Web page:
Those five years—1918 to 1923—had been, he suspected, somehow very important. People looked different. Newspapers seemed different. Now for instance there was a man writing quite openly in one of the respectable weeklies about water-closets. That you couldn’t have done ten years ago—written quite openly about water-closets in a respectable weekly. And then this taking out a stick of rouge, or a powder-puff and making up in public. On board ship coming home there were lots of young men and girls—Betty and Bertie he remembered in particular—carrying on quite openly; the old mother sitting and watching them with her knitting, cool as a cucumber. The girl would still and powder her nose in front of every one. And they weren’t engaged; just having a good time; no feeling hurt on either hide. As hard as nails she was—Betty What’shername--; but a thorough good sort. She would make a very good wife at thirty—she would marry when it suited her to marry; marry some rich man and live in a large house near Manchester.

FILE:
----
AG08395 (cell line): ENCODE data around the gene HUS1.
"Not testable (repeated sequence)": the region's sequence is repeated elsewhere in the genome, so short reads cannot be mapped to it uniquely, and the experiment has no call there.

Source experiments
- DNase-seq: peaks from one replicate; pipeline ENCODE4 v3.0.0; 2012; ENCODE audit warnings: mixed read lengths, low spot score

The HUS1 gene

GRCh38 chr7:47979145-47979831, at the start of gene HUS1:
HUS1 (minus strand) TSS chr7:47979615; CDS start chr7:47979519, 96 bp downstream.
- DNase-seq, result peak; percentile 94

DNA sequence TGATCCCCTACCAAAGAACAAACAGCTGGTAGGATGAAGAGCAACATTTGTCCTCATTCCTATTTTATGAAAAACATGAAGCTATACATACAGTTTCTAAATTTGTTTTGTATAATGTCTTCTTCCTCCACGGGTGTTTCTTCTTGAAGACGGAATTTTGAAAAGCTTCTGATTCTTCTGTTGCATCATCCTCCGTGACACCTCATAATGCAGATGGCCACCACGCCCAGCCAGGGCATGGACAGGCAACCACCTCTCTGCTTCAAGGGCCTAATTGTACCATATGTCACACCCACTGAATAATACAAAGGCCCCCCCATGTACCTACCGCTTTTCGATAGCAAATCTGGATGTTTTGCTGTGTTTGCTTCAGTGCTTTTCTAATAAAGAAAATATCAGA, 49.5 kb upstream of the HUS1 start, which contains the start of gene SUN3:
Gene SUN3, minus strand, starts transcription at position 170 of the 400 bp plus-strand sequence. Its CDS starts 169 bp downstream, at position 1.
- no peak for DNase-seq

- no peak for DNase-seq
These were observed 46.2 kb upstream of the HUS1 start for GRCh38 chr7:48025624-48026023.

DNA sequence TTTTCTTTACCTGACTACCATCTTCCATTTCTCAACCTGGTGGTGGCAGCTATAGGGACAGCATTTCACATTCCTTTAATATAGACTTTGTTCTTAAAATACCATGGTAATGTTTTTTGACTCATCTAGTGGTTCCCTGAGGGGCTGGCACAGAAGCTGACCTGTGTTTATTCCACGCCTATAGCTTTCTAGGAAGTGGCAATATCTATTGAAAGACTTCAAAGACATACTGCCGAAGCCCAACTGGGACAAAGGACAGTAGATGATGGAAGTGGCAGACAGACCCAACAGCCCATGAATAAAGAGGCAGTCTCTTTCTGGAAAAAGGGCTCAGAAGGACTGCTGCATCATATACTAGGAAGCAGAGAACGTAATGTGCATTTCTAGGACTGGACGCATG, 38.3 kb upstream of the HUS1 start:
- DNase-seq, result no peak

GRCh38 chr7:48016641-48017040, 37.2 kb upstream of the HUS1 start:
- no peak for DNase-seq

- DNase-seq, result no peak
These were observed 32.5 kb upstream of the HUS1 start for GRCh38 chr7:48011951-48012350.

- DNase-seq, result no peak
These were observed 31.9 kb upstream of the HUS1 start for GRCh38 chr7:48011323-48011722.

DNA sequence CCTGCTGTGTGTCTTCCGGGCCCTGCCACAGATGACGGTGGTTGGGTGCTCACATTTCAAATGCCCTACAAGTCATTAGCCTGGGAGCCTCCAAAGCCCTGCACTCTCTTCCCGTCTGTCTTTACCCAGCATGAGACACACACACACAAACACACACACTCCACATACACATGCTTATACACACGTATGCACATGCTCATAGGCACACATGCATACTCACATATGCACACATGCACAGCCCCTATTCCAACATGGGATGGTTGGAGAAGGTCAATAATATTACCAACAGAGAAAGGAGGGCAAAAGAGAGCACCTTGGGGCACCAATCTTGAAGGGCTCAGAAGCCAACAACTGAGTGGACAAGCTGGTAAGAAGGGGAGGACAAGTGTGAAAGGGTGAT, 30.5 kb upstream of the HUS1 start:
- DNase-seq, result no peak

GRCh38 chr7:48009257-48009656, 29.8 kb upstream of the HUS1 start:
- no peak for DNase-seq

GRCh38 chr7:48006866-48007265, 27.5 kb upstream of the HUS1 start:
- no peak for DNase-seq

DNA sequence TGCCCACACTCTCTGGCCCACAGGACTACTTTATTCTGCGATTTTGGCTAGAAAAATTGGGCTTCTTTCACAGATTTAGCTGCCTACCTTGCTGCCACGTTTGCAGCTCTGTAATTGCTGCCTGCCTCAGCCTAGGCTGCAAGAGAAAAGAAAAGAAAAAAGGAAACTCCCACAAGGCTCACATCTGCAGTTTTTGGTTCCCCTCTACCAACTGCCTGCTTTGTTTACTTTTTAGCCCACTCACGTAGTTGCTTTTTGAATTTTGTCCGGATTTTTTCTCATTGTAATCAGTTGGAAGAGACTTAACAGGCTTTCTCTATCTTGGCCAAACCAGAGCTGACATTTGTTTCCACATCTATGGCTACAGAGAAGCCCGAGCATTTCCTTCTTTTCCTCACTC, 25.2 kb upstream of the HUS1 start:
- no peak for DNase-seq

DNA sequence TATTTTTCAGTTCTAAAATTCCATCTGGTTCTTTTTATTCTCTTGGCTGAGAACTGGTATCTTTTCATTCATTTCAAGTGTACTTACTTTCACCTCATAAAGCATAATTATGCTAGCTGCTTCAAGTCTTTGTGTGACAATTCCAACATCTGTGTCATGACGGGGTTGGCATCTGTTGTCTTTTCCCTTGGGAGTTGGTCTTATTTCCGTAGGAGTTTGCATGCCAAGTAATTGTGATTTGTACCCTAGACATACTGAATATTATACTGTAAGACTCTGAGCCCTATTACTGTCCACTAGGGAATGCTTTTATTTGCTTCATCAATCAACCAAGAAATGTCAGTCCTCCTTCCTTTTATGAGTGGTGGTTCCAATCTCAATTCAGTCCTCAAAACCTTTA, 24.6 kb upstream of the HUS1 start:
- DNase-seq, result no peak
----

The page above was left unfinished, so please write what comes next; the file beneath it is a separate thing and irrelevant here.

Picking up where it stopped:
Who was it now who had done that? Peter Walsh asked himself, turning into the Broad Walk,--married a rich man and lived in a large house near Manchester? Somebody who had written him a long, gushing letter quite lately about “blue hydrangeas.” It was seeing blue hydrangeas that made her think of him and the old days—Sally Seton, of course! It was Sally Seton—the last person in the world one would have expected to marry a rich man and live in a large house near Manchester, the wild, the daring, the romantic Sally!